BOSTON (FRONTLINE MEDICAL NEWS) – Insect repellents containing DEET or picaridin are safe when used properly, and are important for bite protection in children, according to Mercedes E. Gonzalez, MD.

Insect bite reactions are common in children aged 2-10 years, and the emergence of Zika virus raises new concerns about the dangers of mosquito bites, in particular; the World Health Organization has declared Zika-related effects – namely microcephaly and Guillain-Barré syndrome – to be a “public health emergency of international concern.”

In children, illness associated with Zika virus is generally mild, but can include fever, rash, conjunctivitis, and/or arthralgia, Dr. Gonzalez said at the American Academy of Dermatology summer meeting.

DEET, used since 1957, is effective against mosquitoes, black flies, ticks, mites, and land leeches. It works by forming a vapor barrier that deters insects from coming into contact with the skin. The barrier extends about 4 cm from the skin. DEET can also be used on clothing but may cause damage to spandex, rayon, acetate, and leather, and can dissolve plastic and vinyl.

Although it is available in concentrations of 5%-100%, concentrations of 10%-35% provide adequate protection in most situations, said Dr. Gonzalez of the University of Miami.

Animal studies using large doses have shown that DEET is not a specific neurotoxin, and while there have been case reports of central nervous system toxicity in humans, there is no link to DEET dose or mechanistic pathway. Reported deaths have involved intentional ingestion and overuse or incorrect use of products, she said.

In fact, safety concerns are so minimal that the Environmental Protection Agency removed labels indicating caution in children, and the American Academy of Pediatrics recommends the use of DEET for preventing insect bites in children older than age 2 months, and in pregnant and lactating women.

One DEET safety concern, however, is flammability. Both DEET and the aerosol vehicle used in some DEET-containing products, are flammable, so caution is warranted, she said. Occlusion following use of DEET should also be avoided as it can increase absorption, and the product should be washed off after use.

Picaridin is another insect repellent that, like DEET, forms a vapor barrier to deter insects from getting close to the skin and biting, and can be used on both the skin and clothing, but it does not damage plastics or fabrics.

It has similar efficacy as DEET, and has a number of advantages over DEET in that it is odorless and does not feel sticky or greasy when applied. It has not been reported to cause any serious toxicity or mutagenesis.

Picaridin – which is effective against mosquitoes, dog and deer ticks, chiggers, and flies – has been used in Australia since 1998, and in the United States since 2005. That year, the Centers for Disease Control and Prevention recommended that it be used to protect against West Nile virus, and the World Health Organization said it was the best agent for preventing malaria, Dr. Gonzalez noted.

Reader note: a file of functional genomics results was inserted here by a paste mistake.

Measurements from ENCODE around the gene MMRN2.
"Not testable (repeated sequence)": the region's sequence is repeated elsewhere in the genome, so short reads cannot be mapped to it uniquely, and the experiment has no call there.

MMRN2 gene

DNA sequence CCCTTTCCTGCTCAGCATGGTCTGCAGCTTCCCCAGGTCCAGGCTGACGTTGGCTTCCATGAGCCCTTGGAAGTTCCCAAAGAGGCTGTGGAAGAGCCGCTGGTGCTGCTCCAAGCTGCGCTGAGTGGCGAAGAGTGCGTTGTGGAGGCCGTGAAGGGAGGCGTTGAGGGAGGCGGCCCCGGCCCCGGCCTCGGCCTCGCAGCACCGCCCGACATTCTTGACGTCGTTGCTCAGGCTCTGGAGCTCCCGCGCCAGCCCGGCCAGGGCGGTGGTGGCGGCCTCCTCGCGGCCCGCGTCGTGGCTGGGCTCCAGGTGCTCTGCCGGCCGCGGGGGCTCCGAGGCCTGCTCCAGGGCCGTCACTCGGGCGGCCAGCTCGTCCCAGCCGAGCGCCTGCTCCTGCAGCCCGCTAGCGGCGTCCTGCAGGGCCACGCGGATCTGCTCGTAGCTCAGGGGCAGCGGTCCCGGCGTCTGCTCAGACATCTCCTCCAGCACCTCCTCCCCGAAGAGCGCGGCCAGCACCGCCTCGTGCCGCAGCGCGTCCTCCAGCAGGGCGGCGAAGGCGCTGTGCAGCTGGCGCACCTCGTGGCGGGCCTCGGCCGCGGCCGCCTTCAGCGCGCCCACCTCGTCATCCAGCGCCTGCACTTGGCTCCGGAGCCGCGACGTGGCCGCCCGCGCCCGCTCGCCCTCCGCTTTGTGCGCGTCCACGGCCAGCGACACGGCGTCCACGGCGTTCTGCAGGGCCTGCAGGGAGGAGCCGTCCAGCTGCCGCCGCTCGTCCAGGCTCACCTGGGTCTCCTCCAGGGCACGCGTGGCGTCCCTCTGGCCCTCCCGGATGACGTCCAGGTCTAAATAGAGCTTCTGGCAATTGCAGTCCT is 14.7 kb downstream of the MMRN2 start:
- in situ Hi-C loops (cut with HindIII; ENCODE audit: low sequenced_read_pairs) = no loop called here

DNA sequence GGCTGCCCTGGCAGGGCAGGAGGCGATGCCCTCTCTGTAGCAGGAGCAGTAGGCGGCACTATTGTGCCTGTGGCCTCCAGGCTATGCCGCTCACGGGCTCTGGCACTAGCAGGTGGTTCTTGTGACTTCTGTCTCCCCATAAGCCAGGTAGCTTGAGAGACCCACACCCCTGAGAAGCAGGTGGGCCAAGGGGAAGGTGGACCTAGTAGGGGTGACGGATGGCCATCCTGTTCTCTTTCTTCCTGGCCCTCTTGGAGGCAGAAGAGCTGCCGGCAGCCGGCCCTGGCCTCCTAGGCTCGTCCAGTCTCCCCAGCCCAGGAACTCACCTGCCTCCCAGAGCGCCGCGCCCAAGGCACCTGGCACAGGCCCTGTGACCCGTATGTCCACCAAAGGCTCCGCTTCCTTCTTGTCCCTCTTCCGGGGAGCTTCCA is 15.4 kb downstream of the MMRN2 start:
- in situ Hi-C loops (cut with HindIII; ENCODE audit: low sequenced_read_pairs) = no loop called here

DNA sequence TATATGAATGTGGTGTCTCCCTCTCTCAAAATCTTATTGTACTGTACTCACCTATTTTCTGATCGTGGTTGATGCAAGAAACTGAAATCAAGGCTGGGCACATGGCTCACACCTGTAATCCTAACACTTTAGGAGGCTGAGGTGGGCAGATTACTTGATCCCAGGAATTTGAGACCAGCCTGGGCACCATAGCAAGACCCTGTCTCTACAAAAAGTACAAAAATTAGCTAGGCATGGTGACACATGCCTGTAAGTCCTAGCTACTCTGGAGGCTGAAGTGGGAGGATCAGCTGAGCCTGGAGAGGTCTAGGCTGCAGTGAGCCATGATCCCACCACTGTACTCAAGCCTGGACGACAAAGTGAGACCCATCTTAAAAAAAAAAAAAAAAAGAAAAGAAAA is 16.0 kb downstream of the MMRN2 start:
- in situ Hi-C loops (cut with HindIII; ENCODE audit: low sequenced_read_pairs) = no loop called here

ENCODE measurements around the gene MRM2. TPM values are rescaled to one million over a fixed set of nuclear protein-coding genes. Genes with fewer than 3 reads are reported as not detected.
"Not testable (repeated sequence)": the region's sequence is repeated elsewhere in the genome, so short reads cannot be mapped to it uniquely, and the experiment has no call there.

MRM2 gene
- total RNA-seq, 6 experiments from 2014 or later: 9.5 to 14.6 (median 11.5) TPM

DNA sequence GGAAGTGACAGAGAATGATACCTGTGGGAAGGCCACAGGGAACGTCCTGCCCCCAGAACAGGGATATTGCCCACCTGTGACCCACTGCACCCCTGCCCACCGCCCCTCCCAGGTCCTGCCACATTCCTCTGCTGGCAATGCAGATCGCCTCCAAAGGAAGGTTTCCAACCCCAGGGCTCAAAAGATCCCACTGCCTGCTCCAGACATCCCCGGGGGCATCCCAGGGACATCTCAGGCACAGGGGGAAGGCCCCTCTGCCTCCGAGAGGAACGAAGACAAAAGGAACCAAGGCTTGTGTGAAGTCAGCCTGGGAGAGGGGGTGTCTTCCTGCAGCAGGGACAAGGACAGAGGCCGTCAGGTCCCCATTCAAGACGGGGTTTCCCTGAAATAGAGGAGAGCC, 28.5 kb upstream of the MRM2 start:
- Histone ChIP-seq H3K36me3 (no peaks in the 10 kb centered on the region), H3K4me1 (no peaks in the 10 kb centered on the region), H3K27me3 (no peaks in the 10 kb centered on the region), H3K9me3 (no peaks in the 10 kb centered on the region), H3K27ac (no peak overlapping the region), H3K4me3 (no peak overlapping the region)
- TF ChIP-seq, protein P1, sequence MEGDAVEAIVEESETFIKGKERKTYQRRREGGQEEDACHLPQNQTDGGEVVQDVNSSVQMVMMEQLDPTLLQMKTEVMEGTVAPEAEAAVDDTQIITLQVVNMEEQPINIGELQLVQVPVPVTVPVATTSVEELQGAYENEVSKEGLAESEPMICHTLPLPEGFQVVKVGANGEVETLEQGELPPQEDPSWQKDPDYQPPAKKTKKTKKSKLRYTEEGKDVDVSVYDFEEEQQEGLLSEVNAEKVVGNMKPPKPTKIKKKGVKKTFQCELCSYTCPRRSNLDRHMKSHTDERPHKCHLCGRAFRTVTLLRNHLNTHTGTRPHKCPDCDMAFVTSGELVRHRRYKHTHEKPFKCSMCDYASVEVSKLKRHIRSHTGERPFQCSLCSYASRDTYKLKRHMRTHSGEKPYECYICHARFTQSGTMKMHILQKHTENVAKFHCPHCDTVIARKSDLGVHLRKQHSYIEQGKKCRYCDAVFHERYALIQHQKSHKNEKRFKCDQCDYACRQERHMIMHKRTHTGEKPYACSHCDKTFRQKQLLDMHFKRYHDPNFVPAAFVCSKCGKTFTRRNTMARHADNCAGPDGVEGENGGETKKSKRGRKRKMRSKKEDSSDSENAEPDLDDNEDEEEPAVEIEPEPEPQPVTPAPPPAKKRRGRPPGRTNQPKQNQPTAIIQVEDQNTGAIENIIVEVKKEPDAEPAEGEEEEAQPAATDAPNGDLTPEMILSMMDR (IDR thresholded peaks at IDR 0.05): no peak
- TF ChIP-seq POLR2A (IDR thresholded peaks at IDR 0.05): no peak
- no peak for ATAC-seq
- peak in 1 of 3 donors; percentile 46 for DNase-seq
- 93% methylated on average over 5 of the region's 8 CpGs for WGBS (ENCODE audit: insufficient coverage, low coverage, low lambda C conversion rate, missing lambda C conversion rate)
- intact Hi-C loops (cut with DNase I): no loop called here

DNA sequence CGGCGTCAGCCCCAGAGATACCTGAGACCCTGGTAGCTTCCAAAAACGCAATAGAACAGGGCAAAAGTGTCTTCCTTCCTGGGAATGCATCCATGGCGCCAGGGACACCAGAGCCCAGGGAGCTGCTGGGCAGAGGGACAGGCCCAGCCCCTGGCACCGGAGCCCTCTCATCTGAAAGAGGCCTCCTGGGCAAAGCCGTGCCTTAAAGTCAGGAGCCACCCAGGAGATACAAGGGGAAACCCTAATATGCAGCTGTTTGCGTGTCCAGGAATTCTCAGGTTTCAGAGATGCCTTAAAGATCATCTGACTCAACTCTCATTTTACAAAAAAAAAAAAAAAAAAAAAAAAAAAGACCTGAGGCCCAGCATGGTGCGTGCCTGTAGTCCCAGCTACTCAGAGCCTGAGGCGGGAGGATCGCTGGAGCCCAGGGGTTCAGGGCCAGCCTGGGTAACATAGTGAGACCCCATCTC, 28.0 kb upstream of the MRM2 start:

“So when [patients] ask about the best insect repellent, for most situations I do recommend DEET or picaridin, at 10%-25% for DEET, or 7%-15% for picaridin,” she said. She encourages people to read labels, noting that the EPA is encouraging the use of “repellency awareness” labels on insect repellents to inform the consumer whether it prevents against mosquitoes and/or ticks, and for how long.

It helps to provide specific recommendations, providing pictures and circling those that are recommended. Selling the products in the office is also a good idea to make sure patients “leave with the right product,” she said.

Also, advise patients about what to avoid, such as products that contain blends of natural plant oils, which have been shown to be ineffective, providing less than an hour of protection, she said.

Dr. Gonzalez also advises against the use of combination insect repellent/sunscreen products. One reason is that sunscreen needs frequent reapplication, while insect repellent does not. Further, studies have demonstrated that using sunscreen over insect repellent dramatically increases the percutaneous absorption of DEET, and reduces the SPF of the sunscreen. If both are needed, sunscreen should be applied first to reduce transdermal penetration of the active insect repellent ingredient, and should be reapplied every 2 hours, she said.

“Proper insect repellent use is just one part of protection,” she added.

Other measures that should be encouraged include the use of protective clothing, such as light cotton long sleeves and pants; avoidance of clothing with bright colors or flowery prints; avoidance of scented soaps, perfumes, or hair spray; removal of mosquito habitats by eliminating any standing water, covering gaps in doors, using screens and nets; and, if possible, staying indoors at sunrise, sunset, and early evening when mosquitoes are most active.

Dr. Gonzalez noted that many free resources are available online, including a tool at the site that helps in selection of an appropriate product for one’s specific needs.

Dr. Gonzalez reported serving as a speaker and/or advisory board member and receiving honoraria from Pierre Fabre Dermatologie, Anacor Pharmaceuticals, Encore Dermatology, and PuraCap Pharmaceutical.